The Canadian film industry has never experienced a time in their history where their regional cinema ignited an influential movement like the Nouvelle Vague films of France in the late 50s or Australian’s New Wave films of the 70s. Instead they tend to be viewed more as a functioning subsidiary of the U.S. film industry, occasionally providing locations, cast and crew and other services to American productions. Yet, movie lovers often forget that the country’s national treasure, The Film Board of Canada, continues to be one of the most prolific creators of internationally renowned animation and documentary films, which have garnered 12 Oscars and 74 Oscar nominations to date. Canada has also produced a number of artistic and critically acclaimed feature films which have enriched world cinema such as Claude Jutra’s Mon Oncle Antoine (1971), David Cronenberg’s Dead Ringers (1988), Atom Egoyan’s The Sweet Hereafter (1997), Zacharias Kunuk’s Atanarjuat: The Fast Runner (2001), Denys Arcand’s The Barbarian Invasions (2004) and Guy Maddin’s My Winnipeg (2007). And one film that continues to make Canadian critics’ all-time top ten movie lists is Donald Shebib’s Goin’ Down the Road (1970), although it is not as well known among American viewers as the aforementioned titles.
A tragicomedy in the best sense of the word, Goin’ Down the Road is both a road movie and a character study that recalls the raw cinema verité-like intimacy and directness of John Cassavetes’s early work like Shadows (1958) and Faces (1968). It has also some of the comic desperation and so-pathetic-it’s-funny humor of Cassavetes’s later Husbands (1970) and A Woman Under the Influence (1974).
A melancholy tone is struck in the opening credits as musician Bruce Cockburn croons the title song over a montage of an economically depressed Nova Scotia in the late sixties – scenes of run-down houses, abandoned fishing boats, kids playing in the street and desolate rural roads. Job options are limited, which is the main reason why Peter (Doug McGrath) and his pal Joey (Paul Bradley) are leaving to make their fortunes in Ontario. Of course, it would help if they had desirable job skills to offer or even a plan on how to succeed at their end destination. The journey starts on an optimistic note, accompanied by upbeat acoustic music, as Peter and Joey take to the road in a conspicuous Chevy Impala convertible emblazoned with the slogan “My Nova Scotia Home.” Almost immediately things start to go bad when a tire goes flat and then, upon arriving in Ontario, discover they can’t stay with Peter’s relatives (we see the couple hiding inside the house, refusing to answer the front door). Instead, the duo end up staying at the Salvation Army hostel with other homeless residents.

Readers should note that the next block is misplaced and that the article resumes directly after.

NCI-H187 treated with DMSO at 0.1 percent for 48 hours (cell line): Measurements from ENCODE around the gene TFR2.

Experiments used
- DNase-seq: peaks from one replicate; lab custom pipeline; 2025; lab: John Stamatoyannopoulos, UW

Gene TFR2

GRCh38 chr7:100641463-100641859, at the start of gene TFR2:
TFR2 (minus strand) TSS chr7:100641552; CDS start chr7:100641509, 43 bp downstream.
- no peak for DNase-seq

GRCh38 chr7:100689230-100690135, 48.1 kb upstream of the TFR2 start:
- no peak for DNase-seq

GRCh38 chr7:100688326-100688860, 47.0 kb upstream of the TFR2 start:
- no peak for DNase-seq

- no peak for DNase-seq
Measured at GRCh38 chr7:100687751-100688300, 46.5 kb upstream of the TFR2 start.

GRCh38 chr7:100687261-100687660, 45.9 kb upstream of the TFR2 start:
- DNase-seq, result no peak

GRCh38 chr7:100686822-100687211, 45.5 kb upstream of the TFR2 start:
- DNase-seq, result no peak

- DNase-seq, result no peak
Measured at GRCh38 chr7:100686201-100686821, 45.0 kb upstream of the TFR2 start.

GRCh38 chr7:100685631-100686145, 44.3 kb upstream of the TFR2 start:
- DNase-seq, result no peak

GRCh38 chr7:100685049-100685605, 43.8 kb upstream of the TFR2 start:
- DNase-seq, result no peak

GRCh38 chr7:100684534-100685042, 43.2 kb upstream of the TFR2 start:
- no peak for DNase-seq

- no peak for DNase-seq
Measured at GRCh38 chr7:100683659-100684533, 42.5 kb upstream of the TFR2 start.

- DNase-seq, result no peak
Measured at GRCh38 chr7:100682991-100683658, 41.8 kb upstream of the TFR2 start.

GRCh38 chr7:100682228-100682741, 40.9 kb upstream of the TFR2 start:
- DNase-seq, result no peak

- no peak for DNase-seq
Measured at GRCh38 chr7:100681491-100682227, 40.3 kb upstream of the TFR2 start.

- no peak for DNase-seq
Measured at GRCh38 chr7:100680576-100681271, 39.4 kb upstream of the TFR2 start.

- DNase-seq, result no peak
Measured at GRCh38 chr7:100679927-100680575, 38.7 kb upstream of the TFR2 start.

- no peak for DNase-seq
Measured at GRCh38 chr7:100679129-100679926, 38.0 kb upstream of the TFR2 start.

In terms of the relationship dynamic, Peter is clearly the instigator and Joey is the follower, which doesn’t stop the latter from bitter complaining. Peter responds, “A couple of things go wrong and you start running around like a chicken with it’s head cut off,” while Joey retorts, “Jesus, Jesus, Jesus, we’re 1500 miles from home and we only have $30 bucks between us. How long you think that’s gonna last?”